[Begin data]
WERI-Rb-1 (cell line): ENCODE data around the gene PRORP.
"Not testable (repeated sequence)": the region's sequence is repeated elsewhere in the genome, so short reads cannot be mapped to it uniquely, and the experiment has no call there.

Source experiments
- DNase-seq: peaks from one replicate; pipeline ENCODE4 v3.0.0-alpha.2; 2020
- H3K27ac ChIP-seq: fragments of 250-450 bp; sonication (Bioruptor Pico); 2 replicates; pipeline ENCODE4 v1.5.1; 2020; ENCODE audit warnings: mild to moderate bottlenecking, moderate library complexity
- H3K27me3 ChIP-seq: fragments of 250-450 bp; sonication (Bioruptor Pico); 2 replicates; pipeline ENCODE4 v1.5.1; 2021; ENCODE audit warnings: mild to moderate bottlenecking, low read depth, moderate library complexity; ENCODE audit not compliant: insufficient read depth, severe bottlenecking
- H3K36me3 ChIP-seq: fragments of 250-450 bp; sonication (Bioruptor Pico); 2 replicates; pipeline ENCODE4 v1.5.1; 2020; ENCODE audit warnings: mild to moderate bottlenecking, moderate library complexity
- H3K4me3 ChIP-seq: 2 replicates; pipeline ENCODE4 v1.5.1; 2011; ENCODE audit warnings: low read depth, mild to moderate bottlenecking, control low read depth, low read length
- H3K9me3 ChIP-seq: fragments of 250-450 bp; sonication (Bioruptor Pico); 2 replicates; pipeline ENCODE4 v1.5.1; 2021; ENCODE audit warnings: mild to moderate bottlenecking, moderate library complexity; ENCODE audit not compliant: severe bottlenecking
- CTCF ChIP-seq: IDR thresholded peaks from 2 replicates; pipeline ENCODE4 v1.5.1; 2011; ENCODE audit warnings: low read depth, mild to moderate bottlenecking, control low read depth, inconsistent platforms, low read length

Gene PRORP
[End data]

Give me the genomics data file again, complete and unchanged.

WERI-Rb-1 (cell line): ENCODE data around the gene PRORP.
"Not testable (repeated sequence)": the region's sequence is repeated elsewhere in the genome, so short reads cannot be mapped to it uniquely, and the experiment has no call there.

Source experiments
- DNase-seq: peaks from one replicate; pipeline ENCODE4 v3.0.0-alpha.2; 2020
- H3K27ac ChIP-seq: fragments of 250-450 bp; sonication (Bioruptor Pico); 2 replicates; pipeline ENCODE4 v1.5.1; 2020; ENCODE audit warnings: mild to moderate bottlenecking, moderate library complexity
- H3K27me3 ChIP-seq: fragments of 250-450 bp; sonication (Bioruptor Pico); 2 replicates; pipeline ENCODE4 v1.5.1; 2021; ENCODE audit warnings: mild to moderate bottlenecking, low read depth, moderate library complexity; ENCODE audit not compliant: insufficient read depth, severe bottlenecking
- H3K36me3 ChIP-seq: fragments of 250-450 bp; sonication (Bioruptor Pico); 2 replicates; pipeline ENCODE4 v1.5.1; 2020; ENCODE audit warnings: mild to moderate bottlenecking, moderate library complexity
- H3K4me3 ChIP-seq: 2 replicates; pipeline ENCODE4 v1.5.1; 2011; ENCODE audit warnings: low read depth, mild to moderate bottlenecking, control low read depth, low read length
- H3K9me3 ChIP-seq: fragments of 250-450 bp; sonication (Bioruptor Pico); 2 replicates; pipeline ENCODE4 v1.5.1; 2021; ENCODE audit warnings: mild to moderate bottlenecking, moderate library complexity; ENCODE audit not compliant: severe bottlenecking
- CTCF ChIP-seq: IDR thresholded peaks from 2 replicates; pipeline ENCODE4 v1.5.1; 2011; ENCODE audit warnings: low read depth, mild to moderate bottlenecking, control low read depth, inconsistent platforms, low read length

Gene PRORP